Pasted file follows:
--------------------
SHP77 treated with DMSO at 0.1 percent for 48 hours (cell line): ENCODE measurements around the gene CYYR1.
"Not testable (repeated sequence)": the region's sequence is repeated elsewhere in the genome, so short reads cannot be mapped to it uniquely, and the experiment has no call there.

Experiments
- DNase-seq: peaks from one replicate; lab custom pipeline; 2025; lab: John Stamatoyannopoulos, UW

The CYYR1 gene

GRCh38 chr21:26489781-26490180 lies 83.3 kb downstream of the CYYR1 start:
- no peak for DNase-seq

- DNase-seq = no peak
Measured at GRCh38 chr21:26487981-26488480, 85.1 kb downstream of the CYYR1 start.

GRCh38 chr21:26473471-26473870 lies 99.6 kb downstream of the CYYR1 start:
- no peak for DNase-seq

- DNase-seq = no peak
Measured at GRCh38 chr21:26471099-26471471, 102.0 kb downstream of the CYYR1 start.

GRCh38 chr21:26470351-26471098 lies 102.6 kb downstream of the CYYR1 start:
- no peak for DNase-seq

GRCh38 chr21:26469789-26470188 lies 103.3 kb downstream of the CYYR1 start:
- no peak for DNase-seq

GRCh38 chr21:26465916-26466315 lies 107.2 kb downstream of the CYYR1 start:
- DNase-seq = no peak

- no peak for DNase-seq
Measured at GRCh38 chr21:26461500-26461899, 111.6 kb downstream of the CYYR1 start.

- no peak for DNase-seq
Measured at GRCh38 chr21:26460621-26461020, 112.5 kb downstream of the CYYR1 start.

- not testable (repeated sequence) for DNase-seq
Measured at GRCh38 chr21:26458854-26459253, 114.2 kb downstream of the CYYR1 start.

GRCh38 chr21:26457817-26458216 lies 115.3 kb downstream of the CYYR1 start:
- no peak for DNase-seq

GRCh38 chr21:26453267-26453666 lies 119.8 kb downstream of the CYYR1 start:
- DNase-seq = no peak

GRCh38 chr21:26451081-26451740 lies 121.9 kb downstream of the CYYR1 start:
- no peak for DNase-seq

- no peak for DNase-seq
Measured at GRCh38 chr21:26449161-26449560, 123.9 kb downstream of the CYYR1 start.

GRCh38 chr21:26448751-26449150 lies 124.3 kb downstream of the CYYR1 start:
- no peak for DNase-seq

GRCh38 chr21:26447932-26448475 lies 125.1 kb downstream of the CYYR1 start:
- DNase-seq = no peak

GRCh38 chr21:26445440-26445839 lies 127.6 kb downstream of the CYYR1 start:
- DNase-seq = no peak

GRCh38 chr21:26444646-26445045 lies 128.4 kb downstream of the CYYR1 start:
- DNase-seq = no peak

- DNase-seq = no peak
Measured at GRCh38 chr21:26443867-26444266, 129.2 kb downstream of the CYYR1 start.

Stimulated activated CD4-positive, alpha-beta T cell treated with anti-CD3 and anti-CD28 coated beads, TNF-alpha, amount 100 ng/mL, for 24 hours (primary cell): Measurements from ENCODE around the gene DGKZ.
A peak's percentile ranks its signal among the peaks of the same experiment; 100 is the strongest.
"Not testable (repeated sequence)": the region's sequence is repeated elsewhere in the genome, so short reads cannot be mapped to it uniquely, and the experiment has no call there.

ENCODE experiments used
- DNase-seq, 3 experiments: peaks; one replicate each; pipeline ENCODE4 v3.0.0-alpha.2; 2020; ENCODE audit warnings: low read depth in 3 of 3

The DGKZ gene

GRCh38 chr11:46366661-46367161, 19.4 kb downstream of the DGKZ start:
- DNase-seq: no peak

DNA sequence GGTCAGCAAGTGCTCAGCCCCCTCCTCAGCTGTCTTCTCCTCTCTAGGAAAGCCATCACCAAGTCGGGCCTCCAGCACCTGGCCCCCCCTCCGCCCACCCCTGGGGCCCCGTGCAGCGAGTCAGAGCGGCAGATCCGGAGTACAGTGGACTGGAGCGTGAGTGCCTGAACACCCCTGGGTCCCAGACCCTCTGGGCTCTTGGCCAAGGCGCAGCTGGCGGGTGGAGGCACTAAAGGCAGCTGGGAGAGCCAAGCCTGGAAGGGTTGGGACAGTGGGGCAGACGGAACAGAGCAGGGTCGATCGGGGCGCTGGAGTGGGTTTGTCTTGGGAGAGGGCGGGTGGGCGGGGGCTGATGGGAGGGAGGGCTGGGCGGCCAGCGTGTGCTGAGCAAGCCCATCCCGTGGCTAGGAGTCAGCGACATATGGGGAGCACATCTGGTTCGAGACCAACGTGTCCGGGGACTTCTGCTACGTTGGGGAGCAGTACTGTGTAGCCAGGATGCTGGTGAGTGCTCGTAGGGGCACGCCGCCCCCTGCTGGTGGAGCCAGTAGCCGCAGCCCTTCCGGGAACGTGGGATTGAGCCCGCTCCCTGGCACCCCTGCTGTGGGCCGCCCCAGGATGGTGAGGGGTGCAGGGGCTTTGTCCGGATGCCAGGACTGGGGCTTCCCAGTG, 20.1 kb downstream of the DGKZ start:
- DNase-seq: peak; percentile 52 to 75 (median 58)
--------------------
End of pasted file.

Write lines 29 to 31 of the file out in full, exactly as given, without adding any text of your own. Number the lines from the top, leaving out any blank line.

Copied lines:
- DNase-seq = no peak

GRCh38 chr21:26451081-26451740 lies 121.9 kb downstream of the CYYR1 start:
- no peak for DNase-seq